Gluten Free Diet | Quinoa | Allergy

Quinoa

by Allergy Guy

Quinoa

 

Quinoa is a nutritious grain-like food, and an excellent addition to the gluten-free diet.

Unlike a true grain, quinoa is not from the grass family. Quinoa is a chenopod, and is more closely related to beets, spinach and tumbleweeds.

Quinoa is most often eaten as a whole cooked seed, flakes, or quinoa flour used in gluten-free baking.

Quinoa greens are also eatable and nutritious, but are generally not commercially available.

Quinoa | Gluten Free Diet

Quinoa originated in the Andes, where it has been a staple for over 6,000 years. It grows well at altitudes up to 4,000 meters, and will grow at low altitudes as well.

Quinoa Allergies

Quinoa is generally well tolerated. A negative reaction to quinoa is the rare, so try quinoa with confidence!

There are exceptions. Read the comments below to see examples of problems people have had with quinoa.

Many if not most of these problems are probably caused by improper preparation of the quinoa. See cooking quinoa to learn the right way to make quinoa and avoid these problems. If you haven’t been preparing your quinoa correctly, then you may develop a sensitivity to it. Try cutting it out of your diet for a few weeks or months, then bring it back in, but be sure to wash it properly.

Keep in mind that people with a reaction to quinoa are likely to find this site and leave a comment, so if you have not tried quinoa before, do not let the tiny likelihood of a reaction put you off from trying it.

If you do have a reaction, then pay attention to it, and remove quinoa from your diet.

Amaranth is a good alternative if you can not tolerate quinoa.

Sandy points out that “…[quinoa] is high in phenylalanine (amino acid), and this is taken from a recent NYT article about sweeteners–turns out that amino acid is also in aspartame.  ‘. . . about 1 in 25,000 in the United States — have a genetic condition that prevents them from metabolizing one of the amino acids, phenylalanine, and those people are warned away from aspartame.’”

The above may explain the large number of people leaving comments on this article about how they cannot eat quinoa.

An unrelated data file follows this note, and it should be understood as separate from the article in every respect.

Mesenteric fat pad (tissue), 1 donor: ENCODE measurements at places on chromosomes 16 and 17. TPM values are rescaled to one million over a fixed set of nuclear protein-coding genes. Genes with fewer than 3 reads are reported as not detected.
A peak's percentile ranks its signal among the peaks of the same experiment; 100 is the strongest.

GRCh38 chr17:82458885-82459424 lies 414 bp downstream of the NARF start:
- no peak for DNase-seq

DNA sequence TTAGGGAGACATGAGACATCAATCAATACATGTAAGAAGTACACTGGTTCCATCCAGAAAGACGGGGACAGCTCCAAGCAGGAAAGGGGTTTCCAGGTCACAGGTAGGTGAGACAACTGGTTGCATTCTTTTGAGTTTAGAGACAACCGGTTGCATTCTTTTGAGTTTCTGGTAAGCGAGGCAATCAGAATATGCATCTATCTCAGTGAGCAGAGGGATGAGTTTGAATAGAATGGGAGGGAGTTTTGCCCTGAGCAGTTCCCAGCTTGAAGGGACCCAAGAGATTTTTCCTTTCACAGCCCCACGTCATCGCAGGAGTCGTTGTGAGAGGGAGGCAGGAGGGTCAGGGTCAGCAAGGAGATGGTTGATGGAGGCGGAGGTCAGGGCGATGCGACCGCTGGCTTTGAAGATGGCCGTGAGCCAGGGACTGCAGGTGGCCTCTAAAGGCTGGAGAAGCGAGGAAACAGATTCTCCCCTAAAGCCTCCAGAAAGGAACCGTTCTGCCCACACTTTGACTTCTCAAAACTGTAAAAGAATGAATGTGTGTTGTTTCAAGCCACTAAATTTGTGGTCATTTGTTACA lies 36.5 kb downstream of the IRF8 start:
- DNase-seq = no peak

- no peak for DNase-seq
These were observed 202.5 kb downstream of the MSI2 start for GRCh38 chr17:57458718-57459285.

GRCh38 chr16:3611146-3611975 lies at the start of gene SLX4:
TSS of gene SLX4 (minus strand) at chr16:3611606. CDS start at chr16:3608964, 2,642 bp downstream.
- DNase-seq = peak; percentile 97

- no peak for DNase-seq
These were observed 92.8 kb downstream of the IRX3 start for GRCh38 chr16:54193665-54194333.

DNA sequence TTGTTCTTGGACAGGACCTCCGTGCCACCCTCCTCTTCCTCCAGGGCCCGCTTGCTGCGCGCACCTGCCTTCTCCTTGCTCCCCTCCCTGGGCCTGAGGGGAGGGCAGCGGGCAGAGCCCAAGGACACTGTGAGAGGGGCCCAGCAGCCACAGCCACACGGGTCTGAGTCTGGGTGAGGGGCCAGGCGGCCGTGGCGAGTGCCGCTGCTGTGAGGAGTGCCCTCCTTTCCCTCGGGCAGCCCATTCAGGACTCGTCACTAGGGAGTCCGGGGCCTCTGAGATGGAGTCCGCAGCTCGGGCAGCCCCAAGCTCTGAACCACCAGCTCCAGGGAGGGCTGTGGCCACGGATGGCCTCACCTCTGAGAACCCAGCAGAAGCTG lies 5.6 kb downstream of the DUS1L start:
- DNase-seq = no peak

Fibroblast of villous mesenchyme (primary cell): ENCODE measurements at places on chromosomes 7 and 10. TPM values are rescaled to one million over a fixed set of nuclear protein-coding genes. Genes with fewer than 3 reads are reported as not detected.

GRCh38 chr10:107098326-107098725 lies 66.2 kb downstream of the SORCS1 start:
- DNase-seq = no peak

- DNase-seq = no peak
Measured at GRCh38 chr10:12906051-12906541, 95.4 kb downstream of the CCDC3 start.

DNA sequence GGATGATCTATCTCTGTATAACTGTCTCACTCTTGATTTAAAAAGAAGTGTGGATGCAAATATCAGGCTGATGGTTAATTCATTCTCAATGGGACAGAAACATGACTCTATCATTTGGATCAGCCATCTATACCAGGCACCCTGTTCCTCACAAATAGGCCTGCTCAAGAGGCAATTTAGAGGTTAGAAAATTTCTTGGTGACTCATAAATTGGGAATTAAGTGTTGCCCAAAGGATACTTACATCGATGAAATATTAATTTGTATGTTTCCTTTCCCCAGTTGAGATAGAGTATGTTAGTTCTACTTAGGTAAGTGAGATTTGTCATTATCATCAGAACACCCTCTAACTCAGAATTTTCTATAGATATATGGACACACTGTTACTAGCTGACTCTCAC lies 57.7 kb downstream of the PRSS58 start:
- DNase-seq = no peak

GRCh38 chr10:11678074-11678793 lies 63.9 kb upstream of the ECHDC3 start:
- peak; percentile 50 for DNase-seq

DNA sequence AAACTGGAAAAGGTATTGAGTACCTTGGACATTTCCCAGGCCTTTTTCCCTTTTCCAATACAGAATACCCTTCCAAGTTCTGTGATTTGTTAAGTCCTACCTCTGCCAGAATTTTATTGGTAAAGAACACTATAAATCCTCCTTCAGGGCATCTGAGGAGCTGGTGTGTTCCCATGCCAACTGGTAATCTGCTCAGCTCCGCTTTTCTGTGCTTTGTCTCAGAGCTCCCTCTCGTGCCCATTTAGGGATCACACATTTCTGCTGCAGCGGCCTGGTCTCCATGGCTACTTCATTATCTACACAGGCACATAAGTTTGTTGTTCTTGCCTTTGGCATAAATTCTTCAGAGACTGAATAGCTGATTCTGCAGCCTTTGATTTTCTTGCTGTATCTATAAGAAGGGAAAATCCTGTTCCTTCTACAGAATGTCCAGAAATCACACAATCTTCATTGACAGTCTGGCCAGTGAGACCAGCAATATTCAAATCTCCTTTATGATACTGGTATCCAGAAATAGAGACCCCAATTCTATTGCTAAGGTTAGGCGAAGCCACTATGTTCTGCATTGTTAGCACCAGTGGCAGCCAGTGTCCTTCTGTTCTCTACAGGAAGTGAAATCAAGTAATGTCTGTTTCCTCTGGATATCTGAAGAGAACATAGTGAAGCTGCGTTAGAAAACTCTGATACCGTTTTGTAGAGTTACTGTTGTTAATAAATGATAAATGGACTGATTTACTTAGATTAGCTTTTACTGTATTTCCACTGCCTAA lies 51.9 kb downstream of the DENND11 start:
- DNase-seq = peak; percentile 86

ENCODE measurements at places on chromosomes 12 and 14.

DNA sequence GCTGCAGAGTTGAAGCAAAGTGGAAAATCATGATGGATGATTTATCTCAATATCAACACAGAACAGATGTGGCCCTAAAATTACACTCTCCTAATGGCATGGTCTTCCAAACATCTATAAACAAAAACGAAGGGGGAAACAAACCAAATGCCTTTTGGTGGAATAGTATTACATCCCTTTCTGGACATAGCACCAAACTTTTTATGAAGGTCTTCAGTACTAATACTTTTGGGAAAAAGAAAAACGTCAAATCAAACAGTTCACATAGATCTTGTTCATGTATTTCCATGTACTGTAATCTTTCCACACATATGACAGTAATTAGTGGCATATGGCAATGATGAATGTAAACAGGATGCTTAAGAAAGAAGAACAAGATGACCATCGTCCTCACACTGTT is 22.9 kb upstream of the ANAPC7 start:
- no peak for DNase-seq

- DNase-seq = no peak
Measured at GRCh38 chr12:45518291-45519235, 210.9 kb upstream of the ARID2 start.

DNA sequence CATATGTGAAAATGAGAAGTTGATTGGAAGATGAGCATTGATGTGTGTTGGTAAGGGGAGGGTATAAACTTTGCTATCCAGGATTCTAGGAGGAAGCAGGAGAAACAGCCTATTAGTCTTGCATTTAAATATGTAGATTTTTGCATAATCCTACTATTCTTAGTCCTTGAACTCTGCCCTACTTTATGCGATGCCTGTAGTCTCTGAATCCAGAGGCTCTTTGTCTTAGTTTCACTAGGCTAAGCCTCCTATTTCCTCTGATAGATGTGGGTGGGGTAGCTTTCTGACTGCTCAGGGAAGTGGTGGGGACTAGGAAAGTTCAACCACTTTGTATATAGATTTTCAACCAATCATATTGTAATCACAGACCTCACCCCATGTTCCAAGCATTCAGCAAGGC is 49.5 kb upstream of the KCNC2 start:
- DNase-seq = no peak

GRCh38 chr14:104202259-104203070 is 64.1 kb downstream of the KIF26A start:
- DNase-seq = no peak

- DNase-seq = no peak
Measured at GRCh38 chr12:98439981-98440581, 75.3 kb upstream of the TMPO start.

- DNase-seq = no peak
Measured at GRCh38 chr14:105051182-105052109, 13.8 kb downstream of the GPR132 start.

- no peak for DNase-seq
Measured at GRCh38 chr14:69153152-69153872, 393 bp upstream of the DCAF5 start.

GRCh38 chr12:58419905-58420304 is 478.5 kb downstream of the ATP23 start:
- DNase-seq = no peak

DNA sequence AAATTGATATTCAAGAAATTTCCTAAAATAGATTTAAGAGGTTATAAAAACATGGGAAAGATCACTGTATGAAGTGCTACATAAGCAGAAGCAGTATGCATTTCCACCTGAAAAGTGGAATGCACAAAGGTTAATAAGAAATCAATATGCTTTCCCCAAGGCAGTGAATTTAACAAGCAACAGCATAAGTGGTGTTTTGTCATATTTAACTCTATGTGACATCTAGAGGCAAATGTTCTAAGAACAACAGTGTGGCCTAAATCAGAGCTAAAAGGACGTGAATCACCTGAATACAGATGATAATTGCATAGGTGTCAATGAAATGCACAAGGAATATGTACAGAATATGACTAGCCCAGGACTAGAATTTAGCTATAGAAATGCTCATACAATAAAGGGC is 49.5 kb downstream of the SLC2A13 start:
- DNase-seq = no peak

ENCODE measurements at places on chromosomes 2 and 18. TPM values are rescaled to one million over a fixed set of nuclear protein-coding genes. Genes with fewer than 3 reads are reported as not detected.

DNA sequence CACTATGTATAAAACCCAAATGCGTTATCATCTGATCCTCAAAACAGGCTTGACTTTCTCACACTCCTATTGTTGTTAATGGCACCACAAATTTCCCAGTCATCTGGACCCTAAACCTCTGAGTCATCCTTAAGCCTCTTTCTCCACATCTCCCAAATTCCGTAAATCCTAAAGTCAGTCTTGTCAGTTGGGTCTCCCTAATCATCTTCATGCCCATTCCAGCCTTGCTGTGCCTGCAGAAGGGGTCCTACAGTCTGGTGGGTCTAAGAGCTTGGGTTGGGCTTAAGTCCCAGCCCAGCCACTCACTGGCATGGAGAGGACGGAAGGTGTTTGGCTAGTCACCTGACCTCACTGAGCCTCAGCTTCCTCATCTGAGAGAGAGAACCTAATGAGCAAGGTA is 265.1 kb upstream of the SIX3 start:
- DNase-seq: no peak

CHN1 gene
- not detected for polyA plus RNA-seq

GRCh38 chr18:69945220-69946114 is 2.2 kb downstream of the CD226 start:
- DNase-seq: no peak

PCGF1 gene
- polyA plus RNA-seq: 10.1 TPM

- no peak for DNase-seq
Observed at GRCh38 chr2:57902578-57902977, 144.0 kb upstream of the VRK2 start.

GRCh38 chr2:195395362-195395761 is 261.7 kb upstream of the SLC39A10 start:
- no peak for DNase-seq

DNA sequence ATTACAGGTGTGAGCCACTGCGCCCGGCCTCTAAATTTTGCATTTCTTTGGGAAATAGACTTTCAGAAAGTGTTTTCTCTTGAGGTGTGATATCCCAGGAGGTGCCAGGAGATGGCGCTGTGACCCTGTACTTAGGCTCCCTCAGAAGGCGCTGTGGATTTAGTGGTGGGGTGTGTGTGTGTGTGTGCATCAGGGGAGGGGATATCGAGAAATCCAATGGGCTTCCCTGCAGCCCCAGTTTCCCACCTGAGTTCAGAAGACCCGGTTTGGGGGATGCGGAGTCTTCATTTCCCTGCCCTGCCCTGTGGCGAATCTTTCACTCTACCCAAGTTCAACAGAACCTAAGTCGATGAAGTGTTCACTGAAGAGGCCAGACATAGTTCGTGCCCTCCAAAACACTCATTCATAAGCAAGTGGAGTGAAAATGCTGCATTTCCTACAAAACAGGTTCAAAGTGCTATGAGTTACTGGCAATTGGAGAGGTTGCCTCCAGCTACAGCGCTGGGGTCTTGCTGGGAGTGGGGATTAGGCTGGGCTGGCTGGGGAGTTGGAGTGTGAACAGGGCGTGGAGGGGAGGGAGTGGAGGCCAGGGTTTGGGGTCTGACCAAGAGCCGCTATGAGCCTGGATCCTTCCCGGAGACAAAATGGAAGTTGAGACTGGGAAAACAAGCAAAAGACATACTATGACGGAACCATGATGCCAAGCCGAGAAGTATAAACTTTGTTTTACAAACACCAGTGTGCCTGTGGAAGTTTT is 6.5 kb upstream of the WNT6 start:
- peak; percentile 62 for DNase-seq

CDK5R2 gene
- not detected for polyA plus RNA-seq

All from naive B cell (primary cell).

Liz has left a comment suggesting that liquid bentonite clay detox supplement ( about four tablespoons) and Zyrtec (one, the other or both) may help alleviate symptoms.  If you decide to try this, please leave a comment and share if this helped you or not.

Another interesting theory was posted by Katherine Kohl. Read her post about Quinoa Sickness and Mycotoxin.

NOTE: If you leave a comment explaining that you have a reaction to quinoa, please indicate if the quinoa is organic or not.  I’d really like to find out why so many people have a problem with it.  There are already 178 comments on this post so keep this in mind when reading comments in the context of this comment.

How to Cook Quinoa

Quinoa must be properly rinsed before cooking. This is very important. For complete details on why this is important, and how to cook quinoa, see cooking quinoa.

Quinoa Nutrition

Quinoa is the only plant food with a complete complement of proteins, making the quality of protein similar to meat. Other plant sources of protein must be combined to get a full complement.

Nutrient Units 1.00 X 1 cup
——-
185g
Proximates
Water
g
132.48
Energy
kcal
222
Energy
kJ
931
Protein
g
8.14
Total lipid (fat)
g
3.55
Ash
g
1.41
Carbohydrate, by difference
g
39.41
Fibre, total dietary
g
5.2
Starch
g
32.62
Minerals
Calcium, Ca
mg
31
Iron, Fe
mg
2.76
Magnesium, Mg
mg
118
Phosphorus, P
mg
281
Potassium, K
mg
318
Sodium, Na
mg
13
Zinc, Zn
mg
2.02
Copper, Cu
mg
0.355
Manganese, Mn
mg
1.167
Selenium, Se
mcg
5.2
Vitamins
Vitamin C, total ascorbic acid
mg
0.0
Thiamin
mg
0.198
Riboflavin
mg
0.204
Niacin
mg
0.762
Vitamin B-6
mg
0.228
Folate, total
mcg
78
Folic acid
mcg
0
Folate, food
mcg
78
Folate, DFE
mcg_DFE
78
Vitamin B-12
mcg
0.00
Vitamin A, RAE
mcg_RAE
0
Retinol
mcg
0
Vitamin A, IU
IU
9
Vitamin E (alpha-tocopherol)
mg
1.17
Tocopherol, beta
mg
0.06
Tocopherol, gamma
mg
2.20
Tocopherol, delta
mg
0.20
Lipids
Cholesterol
mg
0
Amino acids
Tryptophan
g
0.096
Threonine
g
0.242
Isoleucine
g
0.290
Leucine
g
0.483
Lysine
g
0.442
Methionine
g
0.178
Cystine
g
0.117
Phenylalanine
g
0.342
Tyrosine
g
0.154
Valine
g
0.342
Arginine
g
0.629
Histidine
g
0.235
Alanine
g
0.339
Aspartic acid
g
0.653
Glutamic acid
g
1.073
Glycine
g
0.400
Proline
g
0.444
Serine
g
0.326

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